Singapore Media Profile

Last updated on November 21st, 2021 at 12:06 pm

Singapore Government and Media


Government

Government Type: Parliamentary Democratic Republic
Head of the state: President Halimah Yacob. The president is mostly a figurehead and has limited powers as a head of state.
Leader: Prime Minister Lee Hsien Loong
Political Party: The People’s Action Party (PAP)
Political Position: Center-Right


Media

World Press Freedom Rank: Singapore 160/180

In 2019, the Singapore Parliament passed a “fake news” law to tackle fake news. In 2020, Communications and Information Minister S Iswaran told Parliament that the “Government has debunked 40 instances of fake news on COVID-19,” including “speculation, rumors, scams and outright falsehoods.” On the other hand, critics say the fake news bill gives the government too much power, such as allowing ministers to decide what is fake news. According to Reporters without Borders, “As a result of judicial and financial pressure from the authorities, self-censorship is widespread, including within the alternative, independent media.

Government Influence on Media: The Media of Singapore, such as broadcast media, print media, and the Internet, is controlled by the Singapore government through Singapore Press Holdings (SPH)-publisher of the English-language daily The Straits Times and MediaCorp, which is owned by the government’s investment arm/investment vehicle Temasek Holdings. (Temasek means Singapore in Malay) Temasek’s sole shareholder is the Singapore Minister for Finance.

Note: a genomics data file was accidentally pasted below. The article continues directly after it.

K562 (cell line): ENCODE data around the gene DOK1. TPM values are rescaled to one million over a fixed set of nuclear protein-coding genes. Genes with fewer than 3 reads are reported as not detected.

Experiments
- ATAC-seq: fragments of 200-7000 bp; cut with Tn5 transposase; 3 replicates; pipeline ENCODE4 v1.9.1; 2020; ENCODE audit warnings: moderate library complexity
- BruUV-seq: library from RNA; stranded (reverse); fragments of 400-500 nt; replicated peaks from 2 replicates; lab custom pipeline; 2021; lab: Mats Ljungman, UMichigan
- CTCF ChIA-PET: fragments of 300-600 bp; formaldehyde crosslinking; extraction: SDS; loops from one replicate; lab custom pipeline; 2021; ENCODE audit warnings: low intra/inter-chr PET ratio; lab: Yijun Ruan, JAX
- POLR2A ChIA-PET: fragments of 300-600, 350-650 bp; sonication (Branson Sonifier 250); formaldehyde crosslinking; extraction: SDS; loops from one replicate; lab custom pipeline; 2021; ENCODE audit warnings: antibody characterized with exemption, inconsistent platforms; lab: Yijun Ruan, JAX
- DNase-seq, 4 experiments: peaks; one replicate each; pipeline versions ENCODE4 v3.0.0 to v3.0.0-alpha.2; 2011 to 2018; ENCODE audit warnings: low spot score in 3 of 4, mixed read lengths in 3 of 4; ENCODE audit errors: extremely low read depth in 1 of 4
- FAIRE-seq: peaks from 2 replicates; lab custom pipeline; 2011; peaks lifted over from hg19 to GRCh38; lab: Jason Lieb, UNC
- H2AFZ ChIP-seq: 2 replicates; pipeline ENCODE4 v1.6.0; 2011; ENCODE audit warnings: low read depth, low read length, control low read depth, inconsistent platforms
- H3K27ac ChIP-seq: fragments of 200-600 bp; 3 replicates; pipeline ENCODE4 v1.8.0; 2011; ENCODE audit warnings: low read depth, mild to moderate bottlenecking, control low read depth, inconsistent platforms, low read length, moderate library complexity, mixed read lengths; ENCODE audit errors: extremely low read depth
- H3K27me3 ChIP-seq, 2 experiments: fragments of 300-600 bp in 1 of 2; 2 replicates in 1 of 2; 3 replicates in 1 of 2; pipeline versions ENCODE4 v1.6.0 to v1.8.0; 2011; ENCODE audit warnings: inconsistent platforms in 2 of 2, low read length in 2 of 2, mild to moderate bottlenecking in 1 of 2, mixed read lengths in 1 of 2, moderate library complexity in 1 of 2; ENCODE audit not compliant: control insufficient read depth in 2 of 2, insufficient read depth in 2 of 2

The Info-communications Media Development Authority (“the IMDA”) is under the Ministry of Communications and Information (MCI). As a statutory board in the Singapore government, it describes itself as “develops and regulates the converging Infocomm and media sectors holistically.” CNA reports that in 2019, the IMDA launched $20m in funding to media projects in Singapore. 

In conclusion, the Government subsidizes most media, including public broadcasting organizations. The government has direct and indirect control over the media outlets since most of them are owned and financed through the government through entities like Temasek. 


 

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